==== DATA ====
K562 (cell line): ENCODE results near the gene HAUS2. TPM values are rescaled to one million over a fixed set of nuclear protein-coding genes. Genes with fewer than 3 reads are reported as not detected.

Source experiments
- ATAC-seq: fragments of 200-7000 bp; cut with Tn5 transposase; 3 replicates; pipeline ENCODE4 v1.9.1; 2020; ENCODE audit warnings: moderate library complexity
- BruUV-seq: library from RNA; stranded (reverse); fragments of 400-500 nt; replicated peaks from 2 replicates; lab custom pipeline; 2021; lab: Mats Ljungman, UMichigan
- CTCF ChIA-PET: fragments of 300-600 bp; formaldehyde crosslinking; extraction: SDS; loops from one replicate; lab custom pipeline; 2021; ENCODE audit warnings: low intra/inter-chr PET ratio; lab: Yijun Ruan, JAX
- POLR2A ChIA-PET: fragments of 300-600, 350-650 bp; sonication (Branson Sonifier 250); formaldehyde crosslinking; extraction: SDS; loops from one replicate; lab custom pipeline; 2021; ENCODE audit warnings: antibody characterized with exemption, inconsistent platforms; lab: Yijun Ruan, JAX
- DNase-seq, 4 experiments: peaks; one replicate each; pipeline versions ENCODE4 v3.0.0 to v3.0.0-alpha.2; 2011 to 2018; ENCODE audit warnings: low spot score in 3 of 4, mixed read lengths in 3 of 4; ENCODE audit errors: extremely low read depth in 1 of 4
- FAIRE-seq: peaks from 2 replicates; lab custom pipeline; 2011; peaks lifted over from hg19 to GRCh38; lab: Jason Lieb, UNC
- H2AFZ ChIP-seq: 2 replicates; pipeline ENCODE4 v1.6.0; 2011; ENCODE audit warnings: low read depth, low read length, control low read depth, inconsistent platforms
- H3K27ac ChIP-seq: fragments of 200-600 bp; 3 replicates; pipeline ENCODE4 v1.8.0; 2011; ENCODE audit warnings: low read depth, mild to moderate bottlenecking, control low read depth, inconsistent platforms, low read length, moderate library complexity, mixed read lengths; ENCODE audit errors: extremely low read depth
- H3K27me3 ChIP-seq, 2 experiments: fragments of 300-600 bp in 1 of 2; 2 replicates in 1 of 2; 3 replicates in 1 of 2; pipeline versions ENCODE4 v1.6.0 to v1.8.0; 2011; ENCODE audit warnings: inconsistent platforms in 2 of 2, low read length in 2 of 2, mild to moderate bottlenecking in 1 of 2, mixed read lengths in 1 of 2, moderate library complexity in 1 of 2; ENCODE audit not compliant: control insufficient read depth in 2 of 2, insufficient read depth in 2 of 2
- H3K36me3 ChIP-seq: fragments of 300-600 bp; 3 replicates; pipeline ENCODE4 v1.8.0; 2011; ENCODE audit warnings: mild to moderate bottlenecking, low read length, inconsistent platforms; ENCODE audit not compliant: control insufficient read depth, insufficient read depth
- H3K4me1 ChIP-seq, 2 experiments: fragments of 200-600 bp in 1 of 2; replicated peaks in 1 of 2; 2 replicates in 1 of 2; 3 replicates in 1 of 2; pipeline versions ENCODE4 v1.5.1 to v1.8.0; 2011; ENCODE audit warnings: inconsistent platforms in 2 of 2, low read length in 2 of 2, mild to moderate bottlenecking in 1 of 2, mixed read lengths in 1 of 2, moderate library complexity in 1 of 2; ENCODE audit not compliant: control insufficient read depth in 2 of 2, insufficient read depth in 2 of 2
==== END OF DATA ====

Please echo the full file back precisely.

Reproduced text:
K562 (cell line): ENCODE results near the gene HAUS2. TPM values are rescaled to one million over a fixed set of nuclear protein-coding genes. Genes with fewer than 3 reads are reported as not detected.

Source experiments
- ATAC-seq: fragments of 200-7000 bp; cut with Tn5 transposase; 3 replicates; pipeline ENCODE4 v1.9.1; 2020; ENCODE audit warnings: moderate library complexity
- BruUV-seq: library from RNA; stranded (reverse); fragments of 400-500 nt; replicated peaks from 2 replicates; lab custom pipeline; 2021; lab: Mats Ljungman, UMichigan
- CTCF ChIA-PET: fragments of 300-600 bp; formaldehyde crosslinking; extraction: SDS; loops from one replicate; lab custom pipeline; 2021; ENCODE audit warnings: low intra/inter-chr PET ratio; lab: Yijun Ruan, JAX
- POLR2A ChIA-PET: fragments of 300-600, 350-650 bp; sonication (Branson Sonifier 250); formaldehyde crosslinking; extraction: SDS; loops from one replicate; lab custom pipeline; 2021; ENCODE audit warnings: antibody characterized with exemption, inconsistent platforms; lab: Yijun Ruan, JAX
- DNase-seq, 4 experiments: peaks; one replicate each; pipeline versions ENCODE4 v3.0.0 to v3.0.0-alpha.2; 2011 to 2018; ENCODE audit warnings: low spot score in 3 of 4, mixed read lengths in 3 of 4; ENCODE audit errors: extremely low read depth in 1 of 4
- FAIRE-seq: peaks from 2 replicates; lab custom pipeline; 2011; peaks lifted over from hg19 to GRCh38; lab: Jason Lieb, UNC
- H2AFZ ChIP-seq: 2 replicates; pipeline ENCODE4 v1.6.0; 2011; ENCODE audit warnings: low read depth, low read length, control low read depth, inconsistent platforms
- H3K27ac ChIP-seq: fragments of 200-600 bp; 3 replicates; pipeline ENCODE4 v1.8.0; 2011; ENCODE audit warnings: low read depth, mild to moderate bottlenecking, control low read depth, inconsistent platforms, low read length, moderate library complexity, mixed read lengths; ENCODE audit errors: extremely low read depth
- H3K27me3 ChIP-seq, 2 experiments: fragments of 300-600 bp in 1 of 2; 2 replicates in 1 of 2; 3 replicates in 1 of 2; pipeline versions ENCODE4 v1.6.0 to v1.8.0; 2011; ENCODE audit warnings: inconsistent platforms in 2 of 2, low read length in 2 of 2, mild to moderate bottlenecking in 1 of 2, mixed read lengths in 1 of 2, moderate library complexity in 1 of 2; ENCODE audit not compliant: control insufficient read depth in 2 of 2, insufficient read depth in 2 of 2
- H3K36me3 ChIP-seq: fragments of 300-600 bp; 3 replicates; pipeline ENCODE4 v1.8.0; 2011; ENCODE audit warnings: mild to moderate bottlenecking, low read length, inconsistent platforms; ENCODE audit not compliant: control insufficient read depth, insufficient read depth
- H3K4me1 ChIP-seq, 2 experiments: fragments of 200-600 bp in 1 of 2; replicated peaks in 1 of 2; 2 replicates in 1 of 2; 3 replicates in 1 of 2; pipeline versions ENCODE4 v1.5.1 to v1.8.0; 2011; ENCODE audit warnings: inconsistent platforms in 2 of 2, low read length in 2 of 2, mild to moderate bottlenecking in 1 of 2, mixed read lengths in 1 of 2, moderate library complexity in 1 of 2; ENCODE audit not compliant: control insufficient read depth in 2 of 2, insufficient read depth in 2 of 2